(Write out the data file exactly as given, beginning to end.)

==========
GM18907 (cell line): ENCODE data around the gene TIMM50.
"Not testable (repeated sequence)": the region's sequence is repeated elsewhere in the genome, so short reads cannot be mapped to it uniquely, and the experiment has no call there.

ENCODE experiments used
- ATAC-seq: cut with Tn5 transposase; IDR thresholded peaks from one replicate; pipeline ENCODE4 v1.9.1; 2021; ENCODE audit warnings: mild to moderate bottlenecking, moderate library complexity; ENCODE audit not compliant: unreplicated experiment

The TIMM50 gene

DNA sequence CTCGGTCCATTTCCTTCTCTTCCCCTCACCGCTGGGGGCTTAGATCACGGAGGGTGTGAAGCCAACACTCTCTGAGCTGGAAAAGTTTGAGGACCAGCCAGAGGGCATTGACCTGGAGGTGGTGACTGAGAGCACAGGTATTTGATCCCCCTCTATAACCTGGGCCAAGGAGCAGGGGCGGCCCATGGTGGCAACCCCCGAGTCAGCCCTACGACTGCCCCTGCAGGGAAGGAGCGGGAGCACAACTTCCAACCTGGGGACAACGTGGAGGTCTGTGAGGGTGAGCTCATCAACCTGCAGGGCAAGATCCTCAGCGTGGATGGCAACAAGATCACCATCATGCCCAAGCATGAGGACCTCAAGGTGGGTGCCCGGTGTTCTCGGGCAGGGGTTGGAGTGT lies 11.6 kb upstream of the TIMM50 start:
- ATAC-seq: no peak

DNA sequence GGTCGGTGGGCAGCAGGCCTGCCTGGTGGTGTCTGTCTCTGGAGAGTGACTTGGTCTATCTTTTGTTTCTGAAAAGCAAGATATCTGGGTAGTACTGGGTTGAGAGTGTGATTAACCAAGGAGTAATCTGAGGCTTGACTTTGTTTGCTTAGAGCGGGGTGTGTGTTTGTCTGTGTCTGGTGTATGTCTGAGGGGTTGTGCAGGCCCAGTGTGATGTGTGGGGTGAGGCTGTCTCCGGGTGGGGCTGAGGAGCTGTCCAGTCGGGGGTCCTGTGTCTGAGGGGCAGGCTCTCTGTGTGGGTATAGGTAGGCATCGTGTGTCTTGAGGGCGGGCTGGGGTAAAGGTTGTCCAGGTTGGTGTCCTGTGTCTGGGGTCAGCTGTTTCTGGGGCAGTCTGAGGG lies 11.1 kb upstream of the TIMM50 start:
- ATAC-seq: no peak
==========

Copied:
GM18907 (cell line): ENCODE data around the gene TIMM50.
"Not testable (repeated sequence)": the region's sequence is repeated elsewhere in the genome, so short reads cannot be mapped to it uniquely, and the experiment has no call there.

ENCODE experiments used
- ATAC-seq: cut with Tn5 transposase; IDR thresholded peaks from one replicate; pipeline ENCODE4 v1.9.1; 2021; ENCODE audit warnings: mild to moderate bottlenecking, moderate library complexity; ENCODE audit not compliant: unreplicated experiment

The TIMM50 gene

DNA sequence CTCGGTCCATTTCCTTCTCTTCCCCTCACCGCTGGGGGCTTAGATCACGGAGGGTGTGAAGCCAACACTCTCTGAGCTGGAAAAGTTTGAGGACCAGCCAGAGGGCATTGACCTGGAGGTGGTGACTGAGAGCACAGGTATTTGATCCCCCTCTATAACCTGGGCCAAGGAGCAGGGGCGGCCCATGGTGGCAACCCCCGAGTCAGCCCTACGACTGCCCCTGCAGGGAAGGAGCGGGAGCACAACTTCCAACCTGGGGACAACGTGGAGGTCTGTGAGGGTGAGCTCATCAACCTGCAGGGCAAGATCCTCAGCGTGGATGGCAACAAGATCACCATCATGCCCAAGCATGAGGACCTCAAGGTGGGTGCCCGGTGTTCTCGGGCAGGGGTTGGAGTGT lies 11.6 kb upstream of the TIMM50 start:
- ATAC-seq: no peak

DNA sequence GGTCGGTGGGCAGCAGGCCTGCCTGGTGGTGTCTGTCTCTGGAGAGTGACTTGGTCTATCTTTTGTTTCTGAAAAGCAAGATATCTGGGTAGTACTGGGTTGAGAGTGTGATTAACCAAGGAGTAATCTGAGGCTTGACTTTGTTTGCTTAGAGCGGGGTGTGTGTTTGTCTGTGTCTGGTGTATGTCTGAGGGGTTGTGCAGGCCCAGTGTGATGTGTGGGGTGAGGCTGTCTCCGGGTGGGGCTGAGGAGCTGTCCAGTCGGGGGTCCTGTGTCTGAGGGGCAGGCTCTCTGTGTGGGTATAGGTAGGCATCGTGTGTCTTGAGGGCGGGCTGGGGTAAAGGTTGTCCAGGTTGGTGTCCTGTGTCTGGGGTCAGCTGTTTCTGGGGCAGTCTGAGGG lies 11.1 kb upstream of the TIMM50 start:
- ATAC-seq: no peak